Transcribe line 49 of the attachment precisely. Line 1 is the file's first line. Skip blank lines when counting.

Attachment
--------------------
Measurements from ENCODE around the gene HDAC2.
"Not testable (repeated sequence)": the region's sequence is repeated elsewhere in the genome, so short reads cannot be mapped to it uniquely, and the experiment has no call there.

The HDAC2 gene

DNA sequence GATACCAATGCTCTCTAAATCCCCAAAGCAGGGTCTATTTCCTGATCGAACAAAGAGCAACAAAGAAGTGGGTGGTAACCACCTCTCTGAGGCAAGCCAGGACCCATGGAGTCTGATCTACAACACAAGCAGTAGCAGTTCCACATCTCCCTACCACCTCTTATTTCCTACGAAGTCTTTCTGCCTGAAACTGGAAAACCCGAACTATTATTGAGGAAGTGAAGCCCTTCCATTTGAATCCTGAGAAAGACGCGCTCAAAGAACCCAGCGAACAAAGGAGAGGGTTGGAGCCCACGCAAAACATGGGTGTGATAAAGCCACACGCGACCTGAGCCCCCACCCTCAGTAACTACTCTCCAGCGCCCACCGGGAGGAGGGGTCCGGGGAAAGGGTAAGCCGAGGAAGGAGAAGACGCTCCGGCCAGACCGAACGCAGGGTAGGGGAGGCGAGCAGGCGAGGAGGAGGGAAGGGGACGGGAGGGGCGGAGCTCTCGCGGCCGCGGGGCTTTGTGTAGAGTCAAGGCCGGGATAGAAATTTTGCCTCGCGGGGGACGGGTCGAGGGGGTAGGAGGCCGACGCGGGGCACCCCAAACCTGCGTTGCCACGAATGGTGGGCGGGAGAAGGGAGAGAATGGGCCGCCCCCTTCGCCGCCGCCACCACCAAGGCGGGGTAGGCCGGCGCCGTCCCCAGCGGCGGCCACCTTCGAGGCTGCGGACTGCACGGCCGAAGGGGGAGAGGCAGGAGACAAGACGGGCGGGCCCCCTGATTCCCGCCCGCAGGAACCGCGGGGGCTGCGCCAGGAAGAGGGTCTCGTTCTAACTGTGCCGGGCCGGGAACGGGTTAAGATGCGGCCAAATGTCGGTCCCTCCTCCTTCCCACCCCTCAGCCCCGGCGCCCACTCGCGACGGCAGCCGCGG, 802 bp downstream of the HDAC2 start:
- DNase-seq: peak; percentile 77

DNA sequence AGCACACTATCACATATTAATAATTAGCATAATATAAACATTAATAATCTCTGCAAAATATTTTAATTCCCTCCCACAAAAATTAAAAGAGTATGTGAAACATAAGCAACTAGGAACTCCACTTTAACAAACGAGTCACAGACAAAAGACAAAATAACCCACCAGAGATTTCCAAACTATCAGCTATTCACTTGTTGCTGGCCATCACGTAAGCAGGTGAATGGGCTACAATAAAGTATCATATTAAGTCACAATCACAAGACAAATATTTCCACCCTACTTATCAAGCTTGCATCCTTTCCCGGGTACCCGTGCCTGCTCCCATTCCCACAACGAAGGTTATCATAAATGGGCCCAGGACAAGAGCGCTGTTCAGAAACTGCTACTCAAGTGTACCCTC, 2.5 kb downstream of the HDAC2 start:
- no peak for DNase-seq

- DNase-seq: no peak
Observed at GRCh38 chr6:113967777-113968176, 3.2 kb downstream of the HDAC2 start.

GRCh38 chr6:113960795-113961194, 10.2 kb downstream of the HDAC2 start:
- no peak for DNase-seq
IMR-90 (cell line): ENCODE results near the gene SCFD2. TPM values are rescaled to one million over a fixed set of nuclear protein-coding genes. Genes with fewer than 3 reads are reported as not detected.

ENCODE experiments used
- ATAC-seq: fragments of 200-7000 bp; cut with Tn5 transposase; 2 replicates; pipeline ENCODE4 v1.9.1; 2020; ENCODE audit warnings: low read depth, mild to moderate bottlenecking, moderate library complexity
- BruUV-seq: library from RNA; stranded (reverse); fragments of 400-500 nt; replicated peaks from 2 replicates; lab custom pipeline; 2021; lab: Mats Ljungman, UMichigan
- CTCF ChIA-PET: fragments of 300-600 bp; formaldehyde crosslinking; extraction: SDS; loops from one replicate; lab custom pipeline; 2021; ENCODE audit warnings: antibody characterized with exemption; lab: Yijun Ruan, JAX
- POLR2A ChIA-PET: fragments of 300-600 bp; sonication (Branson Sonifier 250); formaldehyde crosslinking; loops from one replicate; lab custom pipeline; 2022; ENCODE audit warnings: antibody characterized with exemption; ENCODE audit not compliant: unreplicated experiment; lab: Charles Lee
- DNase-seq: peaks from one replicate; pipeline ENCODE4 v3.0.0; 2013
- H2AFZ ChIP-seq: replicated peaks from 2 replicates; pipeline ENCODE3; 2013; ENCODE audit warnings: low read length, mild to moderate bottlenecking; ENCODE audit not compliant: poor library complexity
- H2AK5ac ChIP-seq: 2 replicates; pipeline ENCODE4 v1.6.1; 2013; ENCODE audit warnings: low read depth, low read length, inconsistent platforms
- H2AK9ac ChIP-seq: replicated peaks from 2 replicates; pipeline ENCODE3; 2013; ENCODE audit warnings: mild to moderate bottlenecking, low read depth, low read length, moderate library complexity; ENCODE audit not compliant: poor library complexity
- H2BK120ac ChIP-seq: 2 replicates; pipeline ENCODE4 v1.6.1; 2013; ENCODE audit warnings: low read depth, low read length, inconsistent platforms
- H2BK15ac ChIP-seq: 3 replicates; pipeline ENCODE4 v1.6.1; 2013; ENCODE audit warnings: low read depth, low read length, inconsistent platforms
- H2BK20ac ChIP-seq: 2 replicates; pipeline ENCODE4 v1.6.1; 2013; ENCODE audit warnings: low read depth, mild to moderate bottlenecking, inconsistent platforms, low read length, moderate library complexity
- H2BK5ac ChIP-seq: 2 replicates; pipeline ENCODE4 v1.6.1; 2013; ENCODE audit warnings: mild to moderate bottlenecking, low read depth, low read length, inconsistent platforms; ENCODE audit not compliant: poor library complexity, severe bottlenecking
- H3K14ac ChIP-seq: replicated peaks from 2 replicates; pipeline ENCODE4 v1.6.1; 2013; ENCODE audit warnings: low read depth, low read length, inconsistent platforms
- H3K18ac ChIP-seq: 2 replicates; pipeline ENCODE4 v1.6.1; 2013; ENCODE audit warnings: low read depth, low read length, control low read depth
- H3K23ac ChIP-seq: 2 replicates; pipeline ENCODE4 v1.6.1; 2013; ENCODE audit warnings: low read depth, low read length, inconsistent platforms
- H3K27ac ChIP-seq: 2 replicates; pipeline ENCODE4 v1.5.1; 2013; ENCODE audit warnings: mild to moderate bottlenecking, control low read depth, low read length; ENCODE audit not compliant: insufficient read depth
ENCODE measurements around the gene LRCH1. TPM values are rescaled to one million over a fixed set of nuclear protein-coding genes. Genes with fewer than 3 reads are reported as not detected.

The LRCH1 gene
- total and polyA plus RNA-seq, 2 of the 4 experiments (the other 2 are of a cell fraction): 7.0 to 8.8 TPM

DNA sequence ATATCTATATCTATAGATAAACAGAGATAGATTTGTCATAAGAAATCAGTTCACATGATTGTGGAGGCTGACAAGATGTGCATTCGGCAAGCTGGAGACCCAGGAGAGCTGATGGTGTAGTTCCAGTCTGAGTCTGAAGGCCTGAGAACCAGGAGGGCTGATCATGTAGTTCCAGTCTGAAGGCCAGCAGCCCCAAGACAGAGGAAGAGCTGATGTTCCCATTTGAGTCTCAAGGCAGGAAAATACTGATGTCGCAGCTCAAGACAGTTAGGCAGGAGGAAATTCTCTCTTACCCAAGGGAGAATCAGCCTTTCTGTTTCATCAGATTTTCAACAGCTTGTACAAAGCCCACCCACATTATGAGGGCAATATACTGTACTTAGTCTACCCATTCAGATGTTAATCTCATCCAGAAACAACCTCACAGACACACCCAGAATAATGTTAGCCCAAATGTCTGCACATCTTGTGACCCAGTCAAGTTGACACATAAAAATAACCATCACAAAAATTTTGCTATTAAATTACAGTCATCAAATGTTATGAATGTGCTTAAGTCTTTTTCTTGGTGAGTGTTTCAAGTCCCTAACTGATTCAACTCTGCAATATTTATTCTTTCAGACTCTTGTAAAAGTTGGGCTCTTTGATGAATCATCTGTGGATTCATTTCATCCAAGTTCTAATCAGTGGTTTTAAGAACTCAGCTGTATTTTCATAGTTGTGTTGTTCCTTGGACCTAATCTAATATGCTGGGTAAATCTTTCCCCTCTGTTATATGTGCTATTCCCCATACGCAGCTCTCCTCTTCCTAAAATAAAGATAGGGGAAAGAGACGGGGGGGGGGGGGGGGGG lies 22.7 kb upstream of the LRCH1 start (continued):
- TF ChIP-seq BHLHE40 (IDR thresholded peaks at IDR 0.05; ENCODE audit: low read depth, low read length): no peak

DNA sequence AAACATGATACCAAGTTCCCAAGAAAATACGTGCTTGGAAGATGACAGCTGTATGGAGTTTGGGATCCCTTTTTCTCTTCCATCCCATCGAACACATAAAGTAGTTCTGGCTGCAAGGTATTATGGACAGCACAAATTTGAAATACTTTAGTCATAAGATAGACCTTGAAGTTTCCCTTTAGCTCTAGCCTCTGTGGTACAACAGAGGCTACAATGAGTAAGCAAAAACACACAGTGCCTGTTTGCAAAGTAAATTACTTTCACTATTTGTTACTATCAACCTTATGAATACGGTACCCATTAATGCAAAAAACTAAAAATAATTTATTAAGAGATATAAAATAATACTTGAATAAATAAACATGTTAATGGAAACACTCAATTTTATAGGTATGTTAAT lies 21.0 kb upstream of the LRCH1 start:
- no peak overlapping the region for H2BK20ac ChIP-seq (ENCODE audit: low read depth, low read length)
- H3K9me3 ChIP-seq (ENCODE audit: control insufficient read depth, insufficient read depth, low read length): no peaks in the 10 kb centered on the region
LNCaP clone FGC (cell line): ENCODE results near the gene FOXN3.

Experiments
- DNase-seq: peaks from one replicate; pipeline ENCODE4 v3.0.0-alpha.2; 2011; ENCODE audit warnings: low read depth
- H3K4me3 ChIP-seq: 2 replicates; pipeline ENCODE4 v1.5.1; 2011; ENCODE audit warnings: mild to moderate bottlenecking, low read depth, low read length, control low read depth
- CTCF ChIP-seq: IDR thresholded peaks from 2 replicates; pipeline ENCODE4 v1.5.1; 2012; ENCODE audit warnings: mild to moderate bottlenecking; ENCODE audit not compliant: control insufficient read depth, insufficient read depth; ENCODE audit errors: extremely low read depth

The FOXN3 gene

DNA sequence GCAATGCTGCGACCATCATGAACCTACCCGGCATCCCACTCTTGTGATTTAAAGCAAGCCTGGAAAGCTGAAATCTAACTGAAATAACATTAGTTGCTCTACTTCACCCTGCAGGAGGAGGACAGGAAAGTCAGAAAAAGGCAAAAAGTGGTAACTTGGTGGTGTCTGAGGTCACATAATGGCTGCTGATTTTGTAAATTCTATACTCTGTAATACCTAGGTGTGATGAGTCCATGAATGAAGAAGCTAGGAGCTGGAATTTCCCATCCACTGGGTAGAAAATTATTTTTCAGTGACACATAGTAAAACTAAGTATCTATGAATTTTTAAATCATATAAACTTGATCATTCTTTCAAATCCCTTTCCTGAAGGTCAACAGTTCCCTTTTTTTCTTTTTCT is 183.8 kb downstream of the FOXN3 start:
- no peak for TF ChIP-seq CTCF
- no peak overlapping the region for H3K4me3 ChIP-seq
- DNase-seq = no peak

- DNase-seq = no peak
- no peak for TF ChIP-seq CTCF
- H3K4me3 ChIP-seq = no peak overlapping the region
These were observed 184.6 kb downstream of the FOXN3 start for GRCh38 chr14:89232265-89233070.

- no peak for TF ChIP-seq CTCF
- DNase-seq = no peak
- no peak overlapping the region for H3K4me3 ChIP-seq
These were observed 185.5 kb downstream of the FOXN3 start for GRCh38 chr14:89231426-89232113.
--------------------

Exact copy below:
- no peak for TF ChIP-seq CTCF